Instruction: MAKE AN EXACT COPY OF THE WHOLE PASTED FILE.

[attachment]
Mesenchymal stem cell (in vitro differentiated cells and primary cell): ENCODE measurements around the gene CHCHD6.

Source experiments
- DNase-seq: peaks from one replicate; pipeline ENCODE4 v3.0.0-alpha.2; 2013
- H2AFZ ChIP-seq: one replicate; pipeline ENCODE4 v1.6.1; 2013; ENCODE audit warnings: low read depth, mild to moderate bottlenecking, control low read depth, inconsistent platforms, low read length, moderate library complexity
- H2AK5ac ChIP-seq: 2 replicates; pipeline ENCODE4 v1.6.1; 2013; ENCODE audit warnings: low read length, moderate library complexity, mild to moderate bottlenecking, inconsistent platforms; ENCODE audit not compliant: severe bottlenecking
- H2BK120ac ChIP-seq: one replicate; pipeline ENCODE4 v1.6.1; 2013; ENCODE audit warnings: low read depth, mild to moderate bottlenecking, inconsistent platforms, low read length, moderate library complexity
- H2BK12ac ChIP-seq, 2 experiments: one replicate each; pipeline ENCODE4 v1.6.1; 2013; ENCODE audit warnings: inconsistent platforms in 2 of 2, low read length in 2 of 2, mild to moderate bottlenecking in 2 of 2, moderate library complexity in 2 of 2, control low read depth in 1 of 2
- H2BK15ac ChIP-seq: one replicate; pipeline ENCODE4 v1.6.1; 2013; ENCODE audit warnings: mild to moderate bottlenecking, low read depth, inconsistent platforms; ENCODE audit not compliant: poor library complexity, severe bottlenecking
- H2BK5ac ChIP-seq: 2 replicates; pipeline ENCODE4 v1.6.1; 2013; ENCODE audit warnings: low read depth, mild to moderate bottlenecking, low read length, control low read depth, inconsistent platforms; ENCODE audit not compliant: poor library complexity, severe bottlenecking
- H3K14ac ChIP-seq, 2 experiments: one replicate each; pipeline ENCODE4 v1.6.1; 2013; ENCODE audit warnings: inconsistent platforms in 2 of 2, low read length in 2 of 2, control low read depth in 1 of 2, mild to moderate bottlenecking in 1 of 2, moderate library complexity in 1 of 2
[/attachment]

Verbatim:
Mesenchymal stem cell (in vitro differentiated cells and primary cell): ENCODE measurements around the gene CHCHD6.

Source experiments
- DNase-seq: peaks from one replicate; pipeline ENCODE4 v3.0.0-alpha.2; 2013
- H2AFZ ChIP-seq: one replicate; pipeline ENCODE4 v1.6.1; 2013; ENCODE audit warnings: low read depth, mild to moderate bottlenecking, control low read depth, inconsistent platforms, low read length, moderate library complexity
- H2AK5ac ChIP-seq: 2 replicates; pipeline ENCODE4 v1.6.1; 2013; ENCODE audit warnings: low read length, moderate library complexity, mild to moderate bottlenecking, inconsistent platforms; ENCODE audit not compliant: severe bottlenecking
- H2BK120ac ChIP-seq: one replicate; pipeline ENCODE4 v1.6.1; 2013; ENCODE audit warnings: low read depth, mild to moderate bottlenecking, inconsistent platforms, low read length, moderate library complexity
- H2BK12ac ChIP-seq, 2 experiments: one replicate each; pipeline ENCODE4 v1.6.1; 2013; ENCODE audit warnings: inconsistent platforms in 2 of 2, low read length in 2 of 2, mild to moderate bottlenecking in 2 of 2, moderate library complexity in 2 of 2, control low read depth in 1 of 2
- H2BK15ac ChIP-seq: one replicate; pipeline ENCODE4 v1.6.1; 2013; ENCODE audit warnings: mild to moderate bottlenecking, low read depth, inconsistent platforms; ENCODE audit not compliant: poor library complexity, severe bottlenecking
- H2BK5ac ChIP-seq: 2 replicates; pipeline ENCODE4 v1.6.1; 2013; ENCODE audit warnings: low read depth, mild to moderate bottlenecking, low read length, control low read depth, inconsistent platforms; ENCODE audit not compliant: poor library complexity, severe bottlenecking
- H3K14ac ChIP-seq, 2 experiments: one replicate each; pipeline ENCODE4 v1.6.1; 2013; ENCODE audit warnings: inconsistent platforms in 2 of 2, low read length in 2 of 2, control low read depth in 1 of 2, mild to moderate bottlenecking in 1 of 2, moderate library complexity in 1 of 2